I would like to add StevenBlack’s hosts file to my Qubes-OS system, to block every ads and tracker.
I already checked this document Config files | Qubes OS, but I would like to ask more help. I’m worried of making mistakes, because I see that in the hosts file there are already things inside by default; probably to make sure that the VMs are comunicating correctly.
Simplest way is to install dnsmasq or unbound in your NetVM and use a blocklist. dnsmasq has simpler configuration.
Check the repo above for how to do it with unbound.
In your dnsmasq.conf, then set server=188.8.131.52 to configure upstream DNS. 184.108.40.206 is Google; use whichever provider is appropriate for your circumstance, such as your ISP’s or something else on the LAN. Also specify bind-interfaces, no-resolv, and listen-address=127.0.0.1, so that dnsmasq only works over loopback and does not try to reference /etc/resolv.conf.
Configure network manager in the NetVM to be DHCP/Addresses Only, set DNS to 127.0.0.1 which adds nameserver 127.0.0.1 to /etc/resolv.conf, and sets up some DNAT rules.
With this, DNS requests within the NetVM will be serviced by dnsmasq, blocked if applicable, or fed to the upstream (220.127.116.11).
The added difficulty is getting downstream AppVMs to work. For this, you’d need to do some firewall changes. As dnsmasq will only be listening on localhost, we have to violate the rules that disallow outside traffic from being able to talk to localhost.
Add a user firewall rule to accept port 53 over the vif+ interfaces.
Set the sysctl net.ipv4.conf.default.route_localnet to 1.
By configuring network manager to have the DNS server be 127.0.0.1, this will automatically setup the DNAT rule to forward 10.139.1.1:53 from downstream AppVMs to dnsmasq in the NetVM (127.0.0.1:53). But this is considered a martian as no external IP address should be routable to another VM’s 127.0.0.1 address.
The sysctl setting will enable localhost martians for new interfaces, such as the vif’s that have yet to be created. It would be sufficient to only do it for vif interfaces, as opposed to default, but AFAIK, there is not currently a way to execute custom firewall rules when a new downstream VM is connected, which appears to have once been the case in earlier versions of Qubes OS.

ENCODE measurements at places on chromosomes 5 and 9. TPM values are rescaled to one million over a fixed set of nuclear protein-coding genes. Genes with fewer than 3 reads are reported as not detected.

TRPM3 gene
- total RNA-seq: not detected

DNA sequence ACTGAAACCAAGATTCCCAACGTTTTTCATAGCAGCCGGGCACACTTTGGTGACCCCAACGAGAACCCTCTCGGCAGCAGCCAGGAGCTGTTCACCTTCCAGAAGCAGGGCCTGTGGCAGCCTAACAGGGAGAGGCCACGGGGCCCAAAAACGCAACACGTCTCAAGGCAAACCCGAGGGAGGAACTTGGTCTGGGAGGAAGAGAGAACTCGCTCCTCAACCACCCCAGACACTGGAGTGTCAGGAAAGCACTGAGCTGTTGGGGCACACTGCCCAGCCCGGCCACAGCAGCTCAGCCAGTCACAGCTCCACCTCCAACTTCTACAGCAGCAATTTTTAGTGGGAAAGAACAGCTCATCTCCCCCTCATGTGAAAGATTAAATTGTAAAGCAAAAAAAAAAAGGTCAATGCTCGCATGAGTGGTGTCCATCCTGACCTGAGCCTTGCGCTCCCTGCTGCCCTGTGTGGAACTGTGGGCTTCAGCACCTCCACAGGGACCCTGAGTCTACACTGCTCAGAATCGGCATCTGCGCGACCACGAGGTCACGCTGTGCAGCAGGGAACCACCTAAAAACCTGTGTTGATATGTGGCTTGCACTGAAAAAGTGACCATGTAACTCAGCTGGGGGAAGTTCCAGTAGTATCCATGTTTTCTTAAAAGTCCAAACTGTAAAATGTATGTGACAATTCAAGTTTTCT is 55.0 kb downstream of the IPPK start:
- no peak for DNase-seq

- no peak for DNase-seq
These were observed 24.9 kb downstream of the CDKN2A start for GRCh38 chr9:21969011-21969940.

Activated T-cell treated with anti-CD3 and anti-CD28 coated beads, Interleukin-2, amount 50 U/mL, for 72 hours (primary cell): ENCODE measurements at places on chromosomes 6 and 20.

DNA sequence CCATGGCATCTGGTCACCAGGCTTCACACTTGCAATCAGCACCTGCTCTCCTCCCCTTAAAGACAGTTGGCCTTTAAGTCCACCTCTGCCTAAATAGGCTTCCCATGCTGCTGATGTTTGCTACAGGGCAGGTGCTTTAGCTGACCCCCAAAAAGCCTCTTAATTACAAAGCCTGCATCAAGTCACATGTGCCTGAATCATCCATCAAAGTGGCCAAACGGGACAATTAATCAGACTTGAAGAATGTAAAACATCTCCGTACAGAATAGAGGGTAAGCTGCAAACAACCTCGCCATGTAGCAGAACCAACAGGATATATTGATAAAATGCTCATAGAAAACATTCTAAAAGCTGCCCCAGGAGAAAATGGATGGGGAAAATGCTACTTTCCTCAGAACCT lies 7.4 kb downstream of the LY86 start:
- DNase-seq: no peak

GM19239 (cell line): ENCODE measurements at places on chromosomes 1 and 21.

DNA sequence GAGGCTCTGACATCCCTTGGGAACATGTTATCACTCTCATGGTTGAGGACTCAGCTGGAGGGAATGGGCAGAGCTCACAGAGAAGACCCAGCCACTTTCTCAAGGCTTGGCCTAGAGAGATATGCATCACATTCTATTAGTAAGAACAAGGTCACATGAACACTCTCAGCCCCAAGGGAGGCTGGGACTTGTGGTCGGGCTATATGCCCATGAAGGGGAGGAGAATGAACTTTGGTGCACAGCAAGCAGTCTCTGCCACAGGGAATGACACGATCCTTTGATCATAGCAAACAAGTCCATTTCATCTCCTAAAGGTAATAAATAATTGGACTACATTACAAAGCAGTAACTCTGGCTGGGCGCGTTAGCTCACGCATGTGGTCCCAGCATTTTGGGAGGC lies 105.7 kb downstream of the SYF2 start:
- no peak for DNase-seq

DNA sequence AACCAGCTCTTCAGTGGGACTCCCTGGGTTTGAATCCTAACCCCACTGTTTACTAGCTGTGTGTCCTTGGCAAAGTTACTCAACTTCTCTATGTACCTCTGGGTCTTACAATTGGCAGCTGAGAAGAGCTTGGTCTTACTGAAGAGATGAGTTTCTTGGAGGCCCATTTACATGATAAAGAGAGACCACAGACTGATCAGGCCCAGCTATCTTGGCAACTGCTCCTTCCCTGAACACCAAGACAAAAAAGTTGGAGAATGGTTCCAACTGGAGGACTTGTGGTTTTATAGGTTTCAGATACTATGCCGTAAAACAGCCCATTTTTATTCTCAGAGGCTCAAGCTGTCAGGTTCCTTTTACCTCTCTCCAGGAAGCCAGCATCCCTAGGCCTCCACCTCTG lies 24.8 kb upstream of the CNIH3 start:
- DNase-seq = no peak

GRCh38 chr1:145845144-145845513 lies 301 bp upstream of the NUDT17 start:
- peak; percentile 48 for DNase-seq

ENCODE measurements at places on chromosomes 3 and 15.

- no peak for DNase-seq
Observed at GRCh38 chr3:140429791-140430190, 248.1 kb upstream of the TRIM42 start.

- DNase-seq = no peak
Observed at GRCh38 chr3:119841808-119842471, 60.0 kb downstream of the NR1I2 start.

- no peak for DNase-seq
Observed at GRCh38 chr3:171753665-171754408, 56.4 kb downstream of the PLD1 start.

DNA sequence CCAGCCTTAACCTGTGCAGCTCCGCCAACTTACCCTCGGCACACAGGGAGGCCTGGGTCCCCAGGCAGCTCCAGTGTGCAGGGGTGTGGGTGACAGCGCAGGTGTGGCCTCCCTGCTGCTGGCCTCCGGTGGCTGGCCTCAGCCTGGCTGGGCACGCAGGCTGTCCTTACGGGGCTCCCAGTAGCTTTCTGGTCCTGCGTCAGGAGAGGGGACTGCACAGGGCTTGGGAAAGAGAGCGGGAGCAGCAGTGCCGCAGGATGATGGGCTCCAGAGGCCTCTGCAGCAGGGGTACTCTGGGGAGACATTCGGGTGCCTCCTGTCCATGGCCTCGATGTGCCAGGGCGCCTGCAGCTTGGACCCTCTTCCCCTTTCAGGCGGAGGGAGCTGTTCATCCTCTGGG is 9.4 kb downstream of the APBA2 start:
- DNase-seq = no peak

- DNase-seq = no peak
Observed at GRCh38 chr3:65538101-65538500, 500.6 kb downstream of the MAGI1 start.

Allowing martians to loopback might sound dangerous, but existing firewall rules minimize the danger. The weird thing that would be allowed is something like ping -I eth0 127.0.0.1 from a downstream AppVM to the NetVM, as the default rules allow all ICMP. Assuming additional rules aren’t added that allow vif interfaces to talk to other ports on loopback, it should be safe.
You can do this in your hardware-touching NetVM, or in a ProxyVM, which incurs an additional NAT layer and running VM, but in my opinion does not provide any benefit unless the “upstream” DNS traffic utilizes DoT, DoH, or dnscrypt. Otherwise, the upstream NetVMs can perform their own DNS spoofing like your ISP.
Edit: enabling DNSSEC is one defense that can be added.
You can do this simply.
Grab a copy of the hosts file, and remove everything down to # Start StevenBlack
Copy the edited file to template, and add the contents to the end of
e.g cat StevenBlack_edited_hosts >> /etc/hosts
I try to keep any extra software (even dnsmasq) out of system qubes, especially firewalls/netvms etc. Putting the host file into /etc/hosts in the qube template, as @unman and @fsflover mention, is the safest IMHO
You could have checked this against any other qube.
sudo will not work with redirection, because it doesn’t apply to
redirection. There are ways of working around this.
But it’s easier to sudo su, do your stuff as root, exit. Using sudo
in this sort of case is almost useless.
I had confirmed this before posting, and have confirmed again.
I doubt that changing the hosts file will block network access.
You can always try removing the new section from a running qubes, and
see if restores access. Also compare the hosts file to another working qube.